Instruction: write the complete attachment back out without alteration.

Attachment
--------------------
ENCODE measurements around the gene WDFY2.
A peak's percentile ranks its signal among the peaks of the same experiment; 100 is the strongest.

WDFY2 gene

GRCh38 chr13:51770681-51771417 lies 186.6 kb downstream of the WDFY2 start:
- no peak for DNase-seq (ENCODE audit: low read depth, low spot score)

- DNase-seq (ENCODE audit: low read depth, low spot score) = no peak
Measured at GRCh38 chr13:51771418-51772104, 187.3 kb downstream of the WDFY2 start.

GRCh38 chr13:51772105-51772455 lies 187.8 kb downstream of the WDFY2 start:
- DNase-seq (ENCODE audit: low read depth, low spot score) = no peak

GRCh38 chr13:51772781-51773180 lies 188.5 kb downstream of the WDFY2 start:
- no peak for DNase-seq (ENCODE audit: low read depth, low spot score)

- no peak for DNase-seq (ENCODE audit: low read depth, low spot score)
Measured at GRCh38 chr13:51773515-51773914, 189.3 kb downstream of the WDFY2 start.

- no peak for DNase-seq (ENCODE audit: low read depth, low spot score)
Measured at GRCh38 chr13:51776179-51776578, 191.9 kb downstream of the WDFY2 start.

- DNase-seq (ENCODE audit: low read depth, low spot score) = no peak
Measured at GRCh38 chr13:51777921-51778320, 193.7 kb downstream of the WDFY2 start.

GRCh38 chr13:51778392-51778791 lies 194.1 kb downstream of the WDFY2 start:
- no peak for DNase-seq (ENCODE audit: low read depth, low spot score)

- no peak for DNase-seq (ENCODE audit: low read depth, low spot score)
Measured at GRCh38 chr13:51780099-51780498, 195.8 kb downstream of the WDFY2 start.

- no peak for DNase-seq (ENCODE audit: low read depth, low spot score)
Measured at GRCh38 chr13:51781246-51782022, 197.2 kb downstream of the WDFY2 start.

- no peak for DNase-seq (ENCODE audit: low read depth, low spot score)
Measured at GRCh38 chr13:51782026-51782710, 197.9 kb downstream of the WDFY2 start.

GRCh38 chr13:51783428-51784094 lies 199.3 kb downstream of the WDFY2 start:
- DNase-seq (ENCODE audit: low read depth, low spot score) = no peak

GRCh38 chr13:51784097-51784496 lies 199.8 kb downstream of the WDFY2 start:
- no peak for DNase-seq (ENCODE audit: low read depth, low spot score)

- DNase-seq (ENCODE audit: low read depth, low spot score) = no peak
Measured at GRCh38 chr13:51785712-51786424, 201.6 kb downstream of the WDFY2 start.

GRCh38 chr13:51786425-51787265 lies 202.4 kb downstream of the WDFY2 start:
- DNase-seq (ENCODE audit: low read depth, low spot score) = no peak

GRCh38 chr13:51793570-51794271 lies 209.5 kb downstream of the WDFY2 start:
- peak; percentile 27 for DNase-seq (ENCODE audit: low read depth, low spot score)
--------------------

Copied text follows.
ENCODE measurements around the gene WDFY2.
A peak's percentile ranks its signal among the peaks of the same experiment; 100 is the strongest.

WDFY2 gene

GRCh38 chr13:51770681-51771417 lies 186.6 kb downstream of the WDFY2 start:
- no peak for DNase-seq (ENCODE audit: low read depth, low spot score)

- DNase-seq (ENCODE audit: low read depth, low spot score) = no peak
Measured at GRCh38 chr13:51771418-51772104, 187.3 kb downstream of the WDFY2 start.

GRCh38 chr13:51772105-51772455 lies 187.8 kb downstream of the WDFY2 start:
- DNase-seq (ENCODE audit: low read depth, low spot score) = no peak

GRCh38 chr13:51772781-51773180 lies 188.5 kb downstream of the WDFY2 start:
- no peak for DNase-seq (ENCODE audit: low read depth, low spot score)

- no peak for DNase-seq (ENCODE audit: low read depth, low spot score)
Measured at GRCh38 chr13:51773515-51773914, 189.3 kb downstream of the WDFY2 start.

- no peak for DNase-seq (ENCODE audit: low read depth, low spot score)
Measured at GRCh38 chr13:51776179-51776578, 191.9 kb downstream of the WDFY2 start.

- DNase-seq (ENCODE audit: low read depth, low spot score) = no peak
Measured at GRCh38 chr13:51777921-51778320, 193.7 kb downstream of the WDFY2 start.

GRCh38 chr13:51778392-51778791 lies 194.1 kb downstream of the WDFY2 start:
- no peak for DNase-seq (ENCODE audit: low read depth, low spot score)

- no peak for DNase-seq (ENCODE audit: low read depth, low spot score)
Measured at GRCh38 chr13:51780099-51780498, 195.8 kb downstream of the WDFY2 start.

- no peak for DNase-seq (ENCODE audit: low read depth, low spot score)
Measured at GRCh38 chr13:51781246-51782022, 197.2 kb downstream of the WDFY2 start.

- no peak for DNase-seq (ENCODE audit: low read depth, low spot score)
Measured at GRCh38 chr13:51782026-51782710, 197.9 kb downstream of the WDFY2 start.

GRCh38 chr13:51783428-51784094 lies 199.3 kb downstream of the WDFY2 start:
- DNase-seq (ENCODE audit: low read depth, low spot score) = no peak

GRCh38 chr13:51784097-51784496 lies 199.8 kb downstream of the WDFY2 start:
- no peak for DNase-seq (ENCODE audit: low read depth, low spot score)

- DNase-seq (ENCODE audit: low read depth, low spot score) = no peak
Measured at GRCh38 chr13:51785712-51786424, 201.6 kb downstream of the WDFY2 start.

GRCh38 chr13:51786425-51787265 lies 202.4 kb downstream of the WDFY2 start:
- DNase-seq (ENCODE audit: low read depth, low spot score) = no peak

GRCh38 chr13:51793570-51794271 lies 209.5 kb downstream of the WDFY2 start:
- peak; percentile 27 for DNase-seq (ENCODE audit: low read depth, low spot score)